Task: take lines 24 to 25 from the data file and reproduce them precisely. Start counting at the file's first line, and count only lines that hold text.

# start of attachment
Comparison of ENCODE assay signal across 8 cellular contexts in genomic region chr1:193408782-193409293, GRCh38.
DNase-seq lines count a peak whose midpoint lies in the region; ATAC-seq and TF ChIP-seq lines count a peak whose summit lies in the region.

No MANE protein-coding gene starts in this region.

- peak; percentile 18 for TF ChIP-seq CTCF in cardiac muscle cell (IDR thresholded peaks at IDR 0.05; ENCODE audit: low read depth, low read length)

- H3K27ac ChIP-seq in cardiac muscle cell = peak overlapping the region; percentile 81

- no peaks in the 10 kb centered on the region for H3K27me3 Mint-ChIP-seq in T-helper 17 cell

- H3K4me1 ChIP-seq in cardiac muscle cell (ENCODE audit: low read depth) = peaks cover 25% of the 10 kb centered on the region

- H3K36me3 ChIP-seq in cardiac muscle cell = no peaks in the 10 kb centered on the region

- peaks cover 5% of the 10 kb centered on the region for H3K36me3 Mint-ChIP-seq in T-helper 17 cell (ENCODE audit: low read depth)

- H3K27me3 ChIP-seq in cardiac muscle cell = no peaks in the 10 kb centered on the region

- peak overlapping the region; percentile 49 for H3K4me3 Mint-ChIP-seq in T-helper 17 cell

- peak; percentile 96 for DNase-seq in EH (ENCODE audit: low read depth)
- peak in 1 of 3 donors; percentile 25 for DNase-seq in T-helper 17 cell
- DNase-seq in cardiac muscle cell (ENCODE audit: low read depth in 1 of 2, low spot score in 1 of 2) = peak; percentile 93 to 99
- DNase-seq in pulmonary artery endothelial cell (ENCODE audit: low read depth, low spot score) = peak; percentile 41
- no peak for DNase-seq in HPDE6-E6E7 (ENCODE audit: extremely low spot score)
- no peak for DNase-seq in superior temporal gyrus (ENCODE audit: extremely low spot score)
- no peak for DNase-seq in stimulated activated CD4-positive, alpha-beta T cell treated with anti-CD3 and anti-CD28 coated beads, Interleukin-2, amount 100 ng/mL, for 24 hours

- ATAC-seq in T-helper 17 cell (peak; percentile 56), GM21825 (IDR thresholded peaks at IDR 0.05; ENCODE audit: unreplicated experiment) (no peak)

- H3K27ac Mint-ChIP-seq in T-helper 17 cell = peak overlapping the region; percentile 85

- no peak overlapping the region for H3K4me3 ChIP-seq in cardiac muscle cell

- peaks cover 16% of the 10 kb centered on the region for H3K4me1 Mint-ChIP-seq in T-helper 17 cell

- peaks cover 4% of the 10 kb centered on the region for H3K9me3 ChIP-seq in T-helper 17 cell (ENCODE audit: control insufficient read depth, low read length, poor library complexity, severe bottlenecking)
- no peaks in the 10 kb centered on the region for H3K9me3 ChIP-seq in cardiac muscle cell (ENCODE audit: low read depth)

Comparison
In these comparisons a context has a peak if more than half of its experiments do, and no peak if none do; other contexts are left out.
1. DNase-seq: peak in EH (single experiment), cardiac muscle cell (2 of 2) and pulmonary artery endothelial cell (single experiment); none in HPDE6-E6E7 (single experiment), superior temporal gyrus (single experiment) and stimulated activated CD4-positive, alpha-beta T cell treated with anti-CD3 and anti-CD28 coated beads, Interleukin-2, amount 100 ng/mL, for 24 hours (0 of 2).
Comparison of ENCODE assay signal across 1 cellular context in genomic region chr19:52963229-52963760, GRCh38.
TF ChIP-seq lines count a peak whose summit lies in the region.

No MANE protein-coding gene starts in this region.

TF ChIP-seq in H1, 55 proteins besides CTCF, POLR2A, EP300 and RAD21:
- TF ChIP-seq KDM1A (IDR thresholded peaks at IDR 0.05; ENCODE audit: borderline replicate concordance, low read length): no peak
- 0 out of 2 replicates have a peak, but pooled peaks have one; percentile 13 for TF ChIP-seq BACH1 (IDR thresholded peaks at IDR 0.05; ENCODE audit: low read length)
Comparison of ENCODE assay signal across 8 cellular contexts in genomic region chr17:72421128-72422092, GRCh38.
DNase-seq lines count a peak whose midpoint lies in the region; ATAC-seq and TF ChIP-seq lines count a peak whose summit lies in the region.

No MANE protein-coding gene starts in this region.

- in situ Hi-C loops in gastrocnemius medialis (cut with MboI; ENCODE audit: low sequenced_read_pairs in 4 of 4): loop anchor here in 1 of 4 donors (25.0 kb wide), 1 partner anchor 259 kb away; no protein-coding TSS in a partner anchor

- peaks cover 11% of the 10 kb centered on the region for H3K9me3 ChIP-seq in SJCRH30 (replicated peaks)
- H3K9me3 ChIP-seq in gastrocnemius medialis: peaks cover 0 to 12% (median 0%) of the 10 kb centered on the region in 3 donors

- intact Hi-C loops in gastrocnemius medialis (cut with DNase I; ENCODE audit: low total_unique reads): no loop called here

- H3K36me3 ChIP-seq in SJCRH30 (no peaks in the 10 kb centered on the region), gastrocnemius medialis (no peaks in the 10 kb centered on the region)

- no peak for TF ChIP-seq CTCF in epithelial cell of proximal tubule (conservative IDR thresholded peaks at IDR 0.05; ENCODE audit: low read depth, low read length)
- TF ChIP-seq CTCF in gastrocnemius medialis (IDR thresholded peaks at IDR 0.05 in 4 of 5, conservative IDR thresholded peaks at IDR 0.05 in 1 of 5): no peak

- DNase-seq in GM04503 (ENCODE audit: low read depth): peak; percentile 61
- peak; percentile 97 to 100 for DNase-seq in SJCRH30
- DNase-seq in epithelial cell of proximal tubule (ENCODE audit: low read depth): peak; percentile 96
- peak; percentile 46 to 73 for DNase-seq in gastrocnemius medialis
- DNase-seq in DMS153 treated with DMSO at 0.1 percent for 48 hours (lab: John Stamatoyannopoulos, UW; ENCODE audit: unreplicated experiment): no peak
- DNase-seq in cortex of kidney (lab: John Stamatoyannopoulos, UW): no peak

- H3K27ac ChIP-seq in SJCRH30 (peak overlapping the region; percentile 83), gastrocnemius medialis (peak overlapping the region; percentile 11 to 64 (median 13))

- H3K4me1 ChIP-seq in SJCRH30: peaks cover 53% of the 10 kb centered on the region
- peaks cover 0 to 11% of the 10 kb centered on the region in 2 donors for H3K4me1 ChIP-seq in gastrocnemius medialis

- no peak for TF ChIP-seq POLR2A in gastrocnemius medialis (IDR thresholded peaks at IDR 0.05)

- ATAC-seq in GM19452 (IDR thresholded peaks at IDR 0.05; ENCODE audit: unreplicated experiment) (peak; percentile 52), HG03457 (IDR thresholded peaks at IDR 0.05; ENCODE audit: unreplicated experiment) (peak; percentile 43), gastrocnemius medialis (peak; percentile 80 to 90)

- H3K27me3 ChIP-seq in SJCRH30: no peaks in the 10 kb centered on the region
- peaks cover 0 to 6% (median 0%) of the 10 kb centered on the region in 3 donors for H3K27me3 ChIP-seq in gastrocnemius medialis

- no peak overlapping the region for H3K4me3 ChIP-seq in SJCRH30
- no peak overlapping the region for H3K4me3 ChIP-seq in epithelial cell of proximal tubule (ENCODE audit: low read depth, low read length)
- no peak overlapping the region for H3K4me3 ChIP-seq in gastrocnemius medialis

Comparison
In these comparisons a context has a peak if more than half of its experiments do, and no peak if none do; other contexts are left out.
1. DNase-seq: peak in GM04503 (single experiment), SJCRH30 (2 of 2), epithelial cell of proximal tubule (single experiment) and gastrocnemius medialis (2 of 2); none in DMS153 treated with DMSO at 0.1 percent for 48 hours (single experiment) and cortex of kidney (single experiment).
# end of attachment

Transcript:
- no peaks in the 10 kb centered on the region for H3K9me3 ChIP-seq in cardiac muscle cell (ENCODE audit: low read depth)

Comparison